At the presentation of the Budget 2023, Prime Minister Anwar Ibrahim said that the government will administer the state-owned 5G single wholesale network (SWN), Digital Nasional Berhad, more openly and reach 80 percent 5G population coverage by the end of 2023. Minister of Communications and Multimedia Fahmi Fadzi met with all telecoms today and stated that the government will attempt to reach the accelerated 5G coverage objective one year ahead of DNB's initial goal of achieving 80% 5G population coverage by the end of 2024.
At the Prime Minister's address, it was stated that the 5G deployment will guarantee the involvement of all national telcos. The primary objective, according to him, is to create nationwide 5G coverage that is extensive and affordable for the general public.
The government may be receptive to a dual wholesale network (DWN) or enable carriers to refarm their current spectrum in order to speed the launch of 5G by one year. There is a potential that telecoms might be granted a greater interest in DNB if telcos are participating more. This might end up closely resembling the 2020 proposal of the former Pakatan Harapan administration for a partnership of private carriers to develop 5G technology.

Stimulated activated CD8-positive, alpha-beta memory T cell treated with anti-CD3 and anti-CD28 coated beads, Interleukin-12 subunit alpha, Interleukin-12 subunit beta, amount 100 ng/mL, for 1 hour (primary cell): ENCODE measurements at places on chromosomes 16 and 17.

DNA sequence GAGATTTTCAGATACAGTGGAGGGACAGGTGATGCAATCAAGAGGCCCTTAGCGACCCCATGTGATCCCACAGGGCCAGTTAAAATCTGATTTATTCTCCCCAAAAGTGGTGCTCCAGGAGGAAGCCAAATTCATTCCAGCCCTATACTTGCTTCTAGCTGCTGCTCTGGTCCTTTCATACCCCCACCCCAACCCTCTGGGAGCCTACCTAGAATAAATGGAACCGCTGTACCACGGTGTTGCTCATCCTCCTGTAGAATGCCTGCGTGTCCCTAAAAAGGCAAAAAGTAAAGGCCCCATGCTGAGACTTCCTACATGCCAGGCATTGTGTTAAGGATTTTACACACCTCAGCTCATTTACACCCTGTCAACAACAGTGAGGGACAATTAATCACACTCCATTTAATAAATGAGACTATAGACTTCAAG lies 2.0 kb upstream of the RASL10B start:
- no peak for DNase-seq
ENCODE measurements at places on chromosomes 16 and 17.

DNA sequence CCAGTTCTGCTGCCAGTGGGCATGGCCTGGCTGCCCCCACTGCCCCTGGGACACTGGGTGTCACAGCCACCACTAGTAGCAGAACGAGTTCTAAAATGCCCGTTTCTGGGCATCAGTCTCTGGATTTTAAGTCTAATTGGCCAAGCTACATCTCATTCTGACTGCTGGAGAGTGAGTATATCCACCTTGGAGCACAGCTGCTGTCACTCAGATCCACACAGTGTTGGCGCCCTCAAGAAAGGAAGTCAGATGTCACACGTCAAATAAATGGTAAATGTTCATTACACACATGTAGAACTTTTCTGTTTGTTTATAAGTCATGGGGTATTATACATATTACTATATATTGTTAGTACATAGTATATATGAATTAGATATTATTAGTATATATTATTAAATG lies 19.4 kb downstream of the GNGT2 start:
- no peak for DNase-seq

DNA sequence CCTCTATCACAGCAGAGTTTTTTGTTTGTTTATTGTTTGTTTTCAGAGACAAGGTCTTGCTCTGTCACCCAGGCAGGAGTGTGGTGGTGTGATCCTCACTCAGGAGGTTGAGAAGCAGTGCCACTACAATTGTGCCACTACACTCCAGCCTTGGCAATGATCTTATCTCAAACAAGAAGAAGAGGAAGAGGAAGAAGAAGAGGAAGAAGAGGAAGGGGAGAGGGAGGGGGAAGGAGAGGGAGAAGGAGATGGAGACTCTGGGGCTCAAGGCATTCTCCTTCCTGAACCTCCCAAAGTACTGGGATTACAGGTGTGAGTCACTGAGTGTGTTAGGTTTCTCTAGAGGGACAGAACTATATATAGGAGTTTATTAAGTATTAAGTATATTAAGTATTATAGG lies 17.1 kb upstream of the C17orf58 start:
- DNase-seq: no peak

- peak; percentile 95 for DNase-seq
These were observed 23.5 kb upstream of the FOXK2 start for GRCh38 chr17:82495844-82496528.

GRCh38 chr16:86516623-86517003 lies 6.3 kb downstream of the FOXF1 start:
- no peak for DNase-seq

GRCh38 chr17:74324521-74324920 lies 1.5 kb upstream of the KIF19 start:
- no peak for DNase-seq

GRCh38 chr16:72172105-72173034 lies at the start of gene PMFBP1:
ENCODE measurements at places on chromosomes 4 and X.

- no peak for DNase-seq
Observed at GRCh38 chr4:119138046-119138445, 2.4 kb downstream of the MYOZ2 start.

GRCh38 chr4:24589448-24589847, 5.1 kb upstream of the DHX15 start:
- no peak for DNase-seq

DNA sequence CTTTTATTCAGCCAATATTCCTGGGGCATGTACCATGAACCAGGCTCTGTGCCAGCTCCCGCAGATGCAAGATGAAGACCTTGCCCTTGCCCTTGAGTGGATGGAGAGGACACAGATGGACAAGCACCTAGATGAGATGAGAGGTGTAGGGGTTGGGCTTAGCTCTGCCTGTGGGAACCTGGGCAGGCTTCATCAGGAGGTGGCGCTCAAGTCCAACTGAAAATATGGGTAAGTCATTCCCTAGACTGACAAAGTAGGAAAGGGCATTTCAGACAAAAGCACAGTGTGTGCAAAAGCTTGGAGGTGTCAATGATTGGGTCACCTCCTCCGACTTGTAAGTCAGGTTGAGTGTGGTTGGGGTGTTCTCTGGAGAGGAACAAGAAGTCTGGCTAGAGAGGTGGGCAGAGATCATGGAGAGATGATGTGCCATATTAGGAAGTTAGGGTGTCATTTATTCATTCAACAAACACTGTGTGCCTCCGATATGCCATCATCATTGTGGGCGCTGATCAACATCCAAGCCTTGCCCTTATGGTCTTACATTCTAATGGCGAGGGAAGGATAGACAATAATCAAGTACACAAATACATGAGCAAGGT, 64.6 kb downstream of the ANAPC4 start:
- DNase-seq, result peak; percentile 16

DNB plans to attain 80 percent 5G population coverage by the end of 2024 with a total of 7,509 5G stations, according to its current 5G rollout strategy. DNB said earlier this year that it has surpassed its end-2022 5G population coverage objective of 40% with a stated 47.1% 5G population coverage over 3,900 locations, surpassing the target by a wide margin. After being reprimanded by the Minister, DNB stated that its accessible 5G sites cover just 38% of populous regions in Malaysia, with the other locations still requiring telco onboarding.
To install the 5G infrastructure, Malaysia will require the collaboration of all stakeholders, including DNB and telcos, if it want to speed 5G rollout and achieve 80% population coverage by the end of this year. With DNB's present 5G infrastructure, Malaysia may deploy over 10,000 5G sites by the end of the year if the four largest telecommunications companies add 1,000 5G sites every month. Placing 5G equipment on the telco's existing fiber-optic 4G sites would be faster than acquiring new sites, which will require other obstacles to overcome, including local government permissions.
To minimize duplication of networks and provide equitable access for everyone, 5G sites may be shared by all participants utilizing Multi-Operator Core Networks (MOCN) and non-discriminatory and transparent access conditions. To guarantee that 5G stays inexpensive for everybody, the government must control 5G wholesale pricing via the Mandatory Standard of Access Pricing (MSAP), which will result in reasonable retail prices for consumers.